When it fires, a neuron consumes significantly more energy than an equivalent computer operation. And yet, a network of coupled neurons can continuously learn, sense, and perform complex tasks at energy levels that are currently unattainable for even state-of-the-art processors.
What does a neuron do to save energy that a contemporary computer processing unit doesn't?
Computer modeling by researchers at Washington University in St. Louis' McKelvey School of Engineering may provide an answer. Using simulated silicon "neurons," they found that energy constraints on a system, coupled with the intrinsic property neurons have to move to the lowest-energy configuration, leads to a dynamic, at-a-distance communication protocol that is both more robust and more energy-efficient than traditional computer processors.
The research, from the lab of Shantanu Chakrabartty, the Clifford W. Murphy Professor in the Preston M. Green Department of Systems & Electrical Engineering, was published last month in the journal Frontiers in Neuroscience.
It's a case of doing more with less.
Ahana Gangopadhyay, a doctoral student in Chakrabartty's lab and a lead author on the paper, has been investigating computer models to study the energy constraints on silicon neurons—artificially created neurons, connected by wires, that show the same dynamics and behavior as the neurons in our brains.
Like biological neurons, their silicon counterparts also depend on specific electrical conditions to fire, or spike. These spikes are the basis of neuronal communication, zipping back and forth, carrying information from neuron to neuron.
The researchers first looked at the energy constraints on a single neuron. Then a pair. Then, they added more. "We found there's a way to couple them where you can use some of these energy constraints, themselves, to create a virtual communication channel," Chakrabartty said.
A group of neurons operates under a common energy constraint. So, when a single neuron spikes, it necessarily affects the available energy—not just for the neurons it's directly connected to, but for all others operating under the same energy constraint.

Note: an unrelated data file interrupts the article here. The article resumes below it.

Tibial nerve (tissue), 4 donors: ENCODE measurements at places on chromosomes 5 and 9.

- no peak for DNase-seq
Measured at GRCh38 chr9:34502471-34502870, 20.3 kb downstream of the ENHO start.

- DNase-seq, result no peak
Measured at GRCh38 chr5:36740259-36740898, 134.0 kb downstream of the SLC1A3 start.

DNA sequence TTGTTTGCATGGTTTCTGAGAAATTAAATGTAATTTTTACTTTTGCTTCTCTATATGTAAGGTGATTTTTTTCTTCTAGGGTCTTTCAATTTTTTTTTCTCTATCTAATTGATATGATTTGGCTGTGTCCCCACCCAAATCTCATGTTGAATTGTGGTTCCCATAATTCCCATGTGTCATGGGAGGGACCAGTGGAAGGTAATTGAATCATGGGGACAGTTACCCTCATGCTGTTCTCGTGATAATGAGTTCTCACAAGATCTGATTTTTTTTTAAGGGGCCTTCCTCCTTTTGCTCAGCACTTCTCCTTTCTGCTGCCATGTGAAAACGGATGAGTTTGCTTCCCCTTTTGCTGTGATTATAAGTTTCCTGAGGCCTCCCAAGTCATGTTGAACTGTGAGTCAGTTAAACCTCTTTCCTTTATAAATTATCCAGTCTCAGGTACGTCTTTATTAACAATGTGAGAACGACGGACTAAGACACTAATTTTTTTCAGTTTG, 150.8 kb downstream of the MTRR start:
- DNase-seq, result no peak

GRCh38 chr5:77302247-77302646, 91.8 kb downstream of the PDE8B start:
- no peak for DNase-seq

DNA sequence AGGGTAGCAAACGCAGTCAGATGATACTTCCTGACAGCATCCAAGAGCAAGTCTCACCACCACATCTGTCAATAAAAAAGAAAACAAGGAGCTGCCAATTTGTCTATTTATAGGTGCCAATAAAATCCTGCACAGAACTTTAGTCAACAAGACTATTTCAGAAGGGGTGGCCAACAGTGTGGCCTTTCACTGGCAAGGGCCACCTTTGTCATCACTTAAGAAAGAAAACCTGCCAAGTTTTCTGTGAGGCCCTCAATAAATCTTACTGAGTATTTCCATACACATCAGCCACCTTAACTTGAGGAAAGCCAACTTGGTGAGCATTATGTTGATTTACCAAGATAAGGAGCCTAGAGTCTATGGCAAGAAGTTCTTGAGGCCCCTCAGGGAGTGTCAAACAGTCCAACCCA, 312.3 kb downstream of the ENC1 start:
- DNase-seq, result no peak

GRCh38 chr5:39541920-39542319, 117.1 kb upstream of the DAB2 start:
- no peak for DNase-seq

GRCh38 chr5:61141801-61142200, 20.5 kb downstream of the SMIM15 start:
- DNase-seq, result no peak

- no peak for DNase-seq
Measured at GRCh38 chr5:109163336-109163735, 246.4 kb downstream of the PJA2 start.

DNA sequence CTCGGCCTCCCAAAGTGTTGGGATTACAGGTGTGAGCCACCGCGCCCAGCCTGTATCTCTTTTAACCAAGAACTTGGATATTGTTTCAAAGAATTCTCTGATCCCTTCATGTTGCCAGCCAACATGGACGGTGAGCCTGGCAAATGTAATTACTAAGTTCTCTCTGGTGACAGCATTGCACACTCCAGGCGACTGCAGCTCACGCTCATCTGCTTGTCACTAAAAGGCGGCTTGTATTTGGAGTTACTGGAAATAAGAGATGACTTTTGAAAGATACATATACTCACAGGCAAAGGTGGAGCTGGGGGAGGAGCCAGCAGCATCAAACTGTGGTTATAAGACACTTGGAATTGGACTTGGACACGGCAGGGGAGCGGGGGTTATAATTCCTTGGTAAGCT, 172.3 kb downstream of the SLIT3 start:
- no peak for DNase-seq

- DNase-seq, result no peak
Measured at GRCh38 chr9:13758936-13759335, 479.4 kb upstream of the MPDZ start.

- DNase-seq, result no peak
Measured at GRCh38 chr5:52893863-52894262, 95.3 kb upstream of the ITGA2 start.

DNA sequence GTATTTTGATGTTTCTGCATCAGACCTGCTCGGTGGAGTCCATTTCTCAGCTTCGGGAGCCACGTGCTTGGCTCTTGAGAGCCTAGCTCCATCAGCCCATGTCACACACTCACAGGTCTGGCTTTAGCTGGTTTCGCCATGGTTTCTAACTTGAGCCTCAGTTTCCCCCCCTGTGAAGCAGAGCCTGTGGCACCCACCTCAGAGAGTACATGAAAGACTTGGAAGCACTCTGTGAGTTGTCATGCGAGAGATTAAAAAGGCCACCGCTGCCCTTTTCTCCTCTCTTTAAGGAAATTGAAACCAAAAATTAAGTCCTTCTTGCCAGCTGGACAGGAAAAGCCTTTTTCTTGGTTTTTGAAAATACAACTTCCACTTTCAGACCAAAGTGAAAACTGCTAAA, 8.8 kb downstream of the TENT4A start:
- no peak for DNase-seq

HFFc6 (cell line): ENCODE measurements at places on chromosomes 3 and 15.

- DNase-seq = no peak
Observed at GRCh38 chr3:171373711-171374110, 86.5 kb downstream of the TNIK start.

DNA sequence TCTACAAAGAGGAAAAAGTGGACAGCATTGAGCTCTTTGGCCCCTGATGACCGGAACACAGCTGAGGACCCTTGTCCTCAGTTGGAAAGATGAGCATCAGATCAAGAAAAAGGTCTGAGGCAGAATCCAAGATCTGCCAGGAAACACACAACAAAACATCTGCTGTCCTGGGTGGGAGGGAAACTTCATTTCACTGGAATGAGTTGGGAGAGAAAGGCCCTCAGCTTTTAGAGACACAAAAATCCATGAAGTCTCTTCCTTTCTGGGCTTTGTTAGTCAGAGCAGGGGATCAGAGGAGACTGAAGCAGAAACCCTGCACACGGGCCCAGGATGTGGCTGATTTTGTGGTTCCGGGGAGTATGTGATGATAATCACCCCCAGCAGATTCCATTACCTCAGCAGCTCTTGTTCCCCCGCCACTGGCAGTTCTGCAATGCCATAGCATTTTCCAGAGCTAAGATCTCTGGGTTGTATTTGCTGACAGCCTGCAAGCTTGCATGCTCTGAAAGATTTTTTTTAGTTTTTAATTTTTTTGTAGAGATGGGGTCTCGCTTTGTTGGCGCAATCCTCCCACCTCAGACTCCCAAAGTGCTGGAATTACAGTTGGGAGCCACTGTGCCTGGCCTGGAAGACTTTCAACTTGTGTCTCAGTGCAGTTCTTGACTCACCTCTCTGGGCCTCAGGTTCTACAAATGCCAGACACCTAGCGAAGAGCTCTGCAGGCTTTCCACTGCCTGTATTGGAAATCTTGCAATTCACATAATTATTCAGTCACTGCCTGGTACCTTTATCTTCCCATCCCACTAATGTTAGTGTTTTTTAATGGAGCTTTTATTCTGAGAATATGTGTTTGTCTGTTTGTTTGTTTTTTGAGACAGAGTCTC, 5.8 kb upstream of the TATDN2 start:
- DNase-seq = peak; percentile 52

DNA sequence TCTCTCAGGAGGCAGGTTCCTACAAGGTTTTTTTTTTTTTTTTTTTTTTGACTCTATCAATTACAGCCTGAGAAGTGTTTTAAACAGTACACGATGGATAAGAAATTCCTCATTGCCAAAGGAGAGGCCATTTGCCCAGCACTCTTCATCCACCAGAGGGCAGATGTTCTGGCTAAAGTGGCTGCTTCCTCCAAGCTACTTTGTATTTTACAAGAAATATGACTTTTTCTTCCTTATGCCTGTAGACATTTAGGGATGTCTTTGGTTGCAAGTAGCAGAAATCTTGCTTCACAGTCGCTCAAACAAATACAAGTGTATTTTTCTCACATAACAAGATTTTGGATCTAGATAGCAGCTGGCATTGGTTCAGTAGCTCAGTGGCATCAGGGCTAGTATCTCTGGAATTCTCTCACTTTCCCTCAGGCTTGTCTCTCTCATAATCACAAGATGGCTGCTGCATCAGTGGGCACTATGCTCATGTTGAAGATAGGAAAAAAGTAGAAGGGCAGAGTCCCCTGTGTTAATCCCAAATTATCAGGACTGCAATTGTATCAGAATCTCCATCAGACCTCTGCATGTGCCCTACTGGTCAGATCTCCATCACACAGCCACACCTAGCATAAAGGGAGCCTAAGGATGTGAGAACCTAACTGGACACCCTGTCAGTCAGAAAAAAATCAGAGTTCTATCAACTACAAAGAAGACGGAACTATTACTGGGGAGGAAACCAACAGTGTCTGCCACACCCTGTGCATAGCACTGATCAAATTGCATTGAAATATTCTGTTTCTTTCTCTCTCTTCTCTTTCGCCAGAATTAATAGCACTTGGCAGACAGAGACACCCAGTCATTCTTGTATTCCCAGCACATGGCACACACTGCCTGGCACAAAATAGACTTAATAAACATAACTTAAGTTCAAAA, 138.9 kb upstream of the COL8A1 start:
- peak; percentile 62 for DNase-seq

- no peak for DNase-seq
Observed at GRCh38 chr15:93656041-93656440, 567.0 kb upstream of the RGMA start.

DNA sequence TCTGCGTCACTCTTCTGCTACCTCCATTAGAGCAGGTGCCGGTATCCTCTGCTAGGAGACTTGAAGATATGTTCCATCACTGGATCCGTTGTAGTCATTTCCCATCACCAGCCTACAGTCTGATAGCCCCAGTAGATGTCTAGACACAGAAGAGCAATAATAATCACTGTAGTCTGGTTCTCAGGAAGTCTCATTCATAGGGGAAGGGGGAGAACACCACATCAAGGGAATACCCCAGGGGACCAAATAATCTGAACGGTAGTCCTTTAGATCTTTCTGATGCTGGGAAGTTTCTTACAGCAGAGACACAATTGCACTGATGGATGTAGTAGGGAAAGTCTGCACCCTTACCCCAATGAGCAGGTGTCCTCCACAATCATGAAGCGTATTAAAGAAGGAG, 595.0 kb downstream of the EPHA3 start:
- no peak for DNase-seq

Spiking neurons thus create perturbations in the system, allowing each neuron to "know" which others are spiking, which are responding, and so on. It's as if the neurons were all embedded in a rubber sheet; a single ripple, caused by a spike, would affect them all. And like all physical processes, systems of silicon neurons tend to self-optimize to their least-energetic states while also being affected by the other neurons in the network.
These constraints come together to form a kind of secondary communication network, where additional information can be communicated through the dynamic but synchronized topology of spikes. It's like the rubber sheet vibrating in a synchronized rhythm in response to multiple spikes.
This topology carries with it information that is communicated, not just to the neurons that are physically connected, but to all neurons under the same energy constraint, including ones that are not physically connected.
Under the pressure of these constraints, Chakrabartty said, "They learn to form a network on the fly."
This makes for much more efficient communication than traditional computer processors, which lose most of their energy in the process of linear communication, where neuron A must first send a signal through B in order to communicate with C.
Using these silicon neurons for computer processors gives the best efficiency-to-processing speed tradeoff, Chakrabartty said. It will allow hardware designers to create systems to take advantage of this secondary network, computing not just linearly, but with the ability to perform additional computing on this secondary network of spikes.
The immediate next steps, however, are to create a simulator that can emulate billions of neurons. Then researchers will begin the process of building a physical chip.